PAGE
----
44. Imperial Roman
Artist Unknown
Colosseum (Flavian Amphitheater)
70-80 CE
Stone and concrete
Commissioned around 70-72 CE by Emperor Vespasian (Flavian family as a gift to the Roman people)
80 CE Titus (Vespasian's son) opened the Flavian Amphitheater with 100 days of games (gladiators and wild animal fights)
Gift of the Emperor and Roman ruling class to gain the favor of the people
Center of Rome, east of the Roman Forum (center of Roman public life commercial and political)
Largest amphitheater ever built in Roman empire
"Double theater" two semicircles (the traditional theater) combined could easily hold a modern day football field (180ft x 287ft) with 15 ft wall around center with seating above
Could hold 50,00-80,000 people with marked entrances that would guide audience to seats (nobles close to the arena center, then commoners and women at the top)
4 main floors: with different columns: Lower is Tuscan (simpler version of Doric with base), then Ionic, top Corinthian with statues
Substantial use of concrete to mold portions of the structure (cheaper, quicker, required less skilled laborers)
Below were numerous rooms and tunnels (housing gladiators and wild animals) also ramps, pulleys and hand operated elevators to get them to the arena
Even filled with water and conducted naval battle re-enactments
Last recorded games were in the 6th century, earthquake caused destruction of South side
45a. Republican Roman
Apollodorus of Damascus
Forum of Trajan
Forum and markets 106-112 CE;
Column completed 113 CE
Rome, Italy
Brick and concrete (architecture), marble (column)

45b. Republican Roman
Apollodorus of Damascus
Basilica Ulpia from Forum of Trajan
Forum and markets 106-112 CE;
Rome, Italy
Brick and concrete (architecture), marble (column)

45c. Republican Roman
Apollodorus of Damascus
Trajan Markets from Forum of Trajan
Forum and markets 106-112 CE;
Rome, Italy
Brick and concrete (architecture), marble (column)

45d. Republican Roman
Apollodorus of Damascus
Trajan Column from Forum of Trajan
Forum and markets 106-112 CE;
Rome, Italy
Brick and concrete (architecture), marble (column)

46. Imperial Roman
Artist Unknown
Pantheon
118-125 CE
Rome, Italy
Concrete with stone facing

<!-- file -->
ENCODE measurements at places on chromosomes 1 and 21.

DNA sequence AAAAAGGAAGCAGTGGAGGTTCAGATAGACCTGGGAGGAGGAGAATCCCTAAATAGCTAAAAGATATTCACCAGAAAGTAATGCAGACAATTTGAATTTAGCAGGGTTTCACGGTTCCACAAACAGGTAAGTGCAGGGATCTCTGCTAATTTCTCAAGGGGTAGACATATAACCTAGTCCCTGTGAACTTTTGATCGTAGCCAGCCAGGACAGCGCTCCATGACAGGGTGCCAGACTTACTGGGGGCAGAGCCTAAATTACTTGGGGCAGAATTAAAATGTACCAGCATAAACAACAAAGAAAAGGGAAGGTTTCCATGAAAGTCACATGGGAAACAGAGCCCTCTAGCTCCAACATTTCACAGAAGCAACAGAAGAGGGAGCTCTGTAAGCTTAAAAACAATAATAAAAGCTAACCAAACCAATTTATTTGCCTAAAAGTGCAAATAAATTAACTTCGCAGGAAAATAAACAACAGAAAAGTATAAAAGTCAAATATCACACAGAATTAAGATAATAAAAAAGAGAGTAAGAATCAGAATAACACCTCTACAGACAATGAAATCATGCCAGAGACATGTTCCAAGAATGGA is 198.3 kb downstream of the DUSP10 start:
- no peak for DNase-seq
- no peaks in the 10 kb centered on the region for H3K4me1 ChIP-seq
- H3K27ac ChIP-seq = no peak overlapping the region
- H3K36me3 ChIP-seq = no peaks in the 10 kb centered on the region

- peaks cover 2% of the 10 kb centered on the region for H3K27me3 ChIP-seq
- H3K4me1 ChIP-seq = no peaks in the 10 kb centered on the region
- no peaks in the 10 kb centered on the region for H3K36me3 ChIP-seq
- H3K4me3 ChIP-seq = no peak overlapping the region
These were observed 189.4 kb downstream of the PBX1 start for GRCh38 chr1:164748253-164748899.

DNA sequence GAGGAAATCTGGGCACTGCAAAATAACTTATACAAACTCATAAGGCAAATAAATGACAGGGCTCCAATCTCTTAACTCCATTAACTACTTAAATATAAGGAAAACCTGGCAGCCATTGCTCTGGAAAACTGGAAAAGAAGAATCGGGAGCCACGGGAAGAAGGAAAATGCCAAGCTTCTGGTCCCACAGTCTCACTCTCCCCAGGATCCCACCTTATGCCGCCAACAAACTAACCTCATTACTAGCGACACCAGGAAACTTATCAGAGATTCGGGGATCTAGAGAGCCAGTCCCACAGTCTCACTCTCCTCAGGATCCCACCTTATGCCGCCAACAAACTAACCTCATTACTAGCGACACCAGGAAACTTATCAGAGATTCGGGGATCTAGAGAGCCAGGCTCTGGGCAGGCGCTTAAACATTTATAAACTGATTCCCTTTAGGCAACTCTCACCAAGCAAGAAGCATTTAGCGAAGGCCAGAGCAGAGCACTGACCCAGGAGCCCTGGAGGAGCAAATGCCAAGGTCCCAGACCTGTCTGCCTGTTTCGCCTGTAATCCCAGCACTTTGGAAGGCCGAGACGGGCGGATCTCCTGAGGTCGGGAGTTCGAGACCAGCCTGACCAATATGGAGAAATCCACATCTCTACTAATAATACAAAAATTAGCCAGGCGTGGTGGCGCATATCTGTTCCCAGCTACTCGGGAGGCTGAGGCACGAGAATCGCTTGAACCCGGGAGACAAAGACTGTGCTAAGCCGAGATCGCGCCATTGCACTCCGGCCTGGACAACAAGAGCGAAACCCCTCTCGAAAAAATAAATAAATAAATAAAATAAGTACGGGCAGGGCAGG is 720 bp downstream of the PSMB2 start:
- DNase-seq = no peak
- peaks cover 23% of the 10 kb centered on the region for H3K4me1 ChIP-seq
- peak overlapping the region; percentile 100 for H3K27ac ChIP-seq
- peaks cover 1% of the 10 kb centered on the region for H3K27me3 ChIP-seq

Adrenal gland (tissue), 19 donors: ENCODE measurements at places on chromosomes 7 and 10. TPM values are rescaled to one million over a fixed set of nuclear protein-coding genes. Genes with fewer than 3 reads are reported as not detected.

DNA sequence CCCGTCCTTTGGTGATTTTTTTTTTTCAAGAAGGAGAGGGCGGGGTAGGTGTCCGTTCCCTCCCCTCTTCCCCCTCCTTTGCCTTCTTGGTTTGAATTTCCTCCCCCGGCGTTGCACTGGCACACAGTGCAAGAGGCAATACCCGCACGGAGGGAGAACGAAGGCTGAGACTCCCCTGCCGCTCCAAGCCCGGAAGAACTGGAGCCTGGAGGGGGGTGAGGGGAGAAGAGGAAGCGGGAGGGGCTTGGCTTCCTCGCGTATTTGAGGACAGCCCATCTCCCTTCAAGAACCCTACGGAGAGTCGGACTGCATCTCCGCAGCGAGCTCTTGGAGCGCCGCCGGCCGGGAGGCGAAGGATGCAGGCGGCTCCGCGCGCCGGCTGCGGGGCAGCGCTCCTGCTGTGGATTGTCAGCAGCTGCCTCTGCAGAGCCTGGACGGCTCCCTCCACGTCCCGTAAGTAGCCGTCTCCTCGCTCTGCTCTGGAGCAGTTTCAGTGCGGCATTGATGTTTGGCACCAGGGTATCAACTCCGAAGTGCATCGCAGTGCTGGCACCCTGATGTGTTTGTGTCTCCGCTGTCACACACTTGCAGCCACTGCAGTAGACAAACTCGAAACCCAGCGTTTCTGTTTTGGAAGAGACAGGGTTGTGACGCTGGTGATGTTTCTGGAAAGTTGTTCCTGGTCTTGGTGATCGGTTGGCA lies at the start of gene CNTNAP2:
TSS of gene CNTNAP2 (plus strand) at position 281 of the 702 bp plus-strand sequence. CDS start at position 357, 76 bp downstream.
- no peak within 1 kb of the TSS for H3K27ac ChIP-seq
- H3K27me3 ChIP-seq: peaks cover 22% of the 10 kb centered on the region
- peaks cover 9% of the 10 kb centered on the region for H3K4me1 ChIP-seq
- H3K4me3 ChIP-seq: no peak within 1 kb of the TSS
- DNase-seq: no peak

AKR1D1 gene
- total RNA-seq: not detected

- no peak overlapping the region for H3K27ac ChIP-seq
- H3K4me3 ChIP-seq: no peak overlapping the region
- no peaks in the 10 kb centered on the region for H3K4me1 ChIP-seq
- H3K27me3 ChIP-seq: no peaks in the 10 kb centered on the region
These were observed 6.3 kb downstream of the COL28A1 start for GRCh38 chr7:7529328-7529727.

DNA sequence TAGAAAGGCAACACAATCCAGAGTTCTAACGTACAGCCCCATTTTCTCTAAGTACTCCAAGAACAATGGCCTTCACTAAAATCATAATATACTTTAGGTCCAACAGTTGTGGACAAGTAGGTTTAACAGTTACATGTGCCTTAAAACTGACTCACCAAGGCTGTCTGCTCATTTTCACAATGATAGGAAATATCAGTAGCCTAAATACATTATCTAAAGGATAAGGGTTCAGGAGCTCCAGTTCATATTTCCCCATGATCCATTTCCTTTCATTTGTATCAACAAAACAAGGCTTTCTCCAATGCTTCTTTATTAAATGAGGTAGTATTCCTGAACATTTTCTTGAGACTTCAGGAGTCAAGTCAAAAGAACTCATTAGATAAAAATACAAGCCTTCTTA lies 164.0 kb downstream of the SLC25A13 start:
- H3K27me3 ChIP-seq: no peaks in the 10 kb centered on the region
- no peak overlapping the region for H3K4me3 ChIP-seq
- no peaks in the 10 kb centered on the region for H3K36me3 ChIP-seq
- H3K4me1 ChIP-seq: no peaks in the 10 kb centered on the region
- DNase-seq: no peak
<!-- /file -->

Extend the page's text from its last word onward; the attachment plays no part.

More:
47. Late Imperial Roman
Artist Unknown
Ludovisi Battle Sarcophagus
c. 250 CE
Marble

Complex was created between 106-112 AD by Apollodorus of Damascus, the most famous architect of the era
Required the leveling of a 130 ft high hill, one of the most impressive Imperial Fora (pl. of forum)
Seen as one of the architectural wonders of the world at the time it was built
Built to honor the emperor Trajan (highly revered/praised emperor chosen by the people) and his military success against Dacia (current day Romania)
The majority of the complex is built in stone (except 2 brick libraries; one Latin one Greek) highest level ornamentation and exotic marbles
Porticos
on either side (covered passageways) and semi-circular space called
Exedrae
TRAJAN's COLUMN in ROME" - Inaugurated 113 A.D. / Commemorates his victory over Dacia during wars of 101-106AD.
Commemorative monument erected after the Triumph (great military celebration including the entire city aka parade/party, sometimes multiple days)
Documents all of the military campaigns of the Dacian Wars (Romania)
Trajan declared 100 days of celebration after the winning of the wars (there were 2 wars with the Dacians)
Lower half depicts the 1st Dacian War (101-102 CE), the top half of the column shows the 2nd Dacian War (105-106 CE)
The Trajan Column can be categorized as a frieze
Freize: in architecture is an element usually decorated with sculpture in low relief.
It was believed to be painted showing the Dacian enemies as bearded wearing pants as opposed to clean shaved Romans in traditional clothing and armor
Main structure at the center of the forum complex
Libraries on either side, Trajan column at the end
Roman architectural type that divides space
Used for civic and judicial purposes
Raised central floor surrounded with columns (believed to be Corinthian, yellow or white marble)
Had impressive guilded bronze roof tiles
Multilevel commercial complex built against a hill that was partially removed
170 rooms remain, but it's difficult to understand the full scope because the area was repurposed during Medieval times
Sections for the Imperial treasury and Imperial officials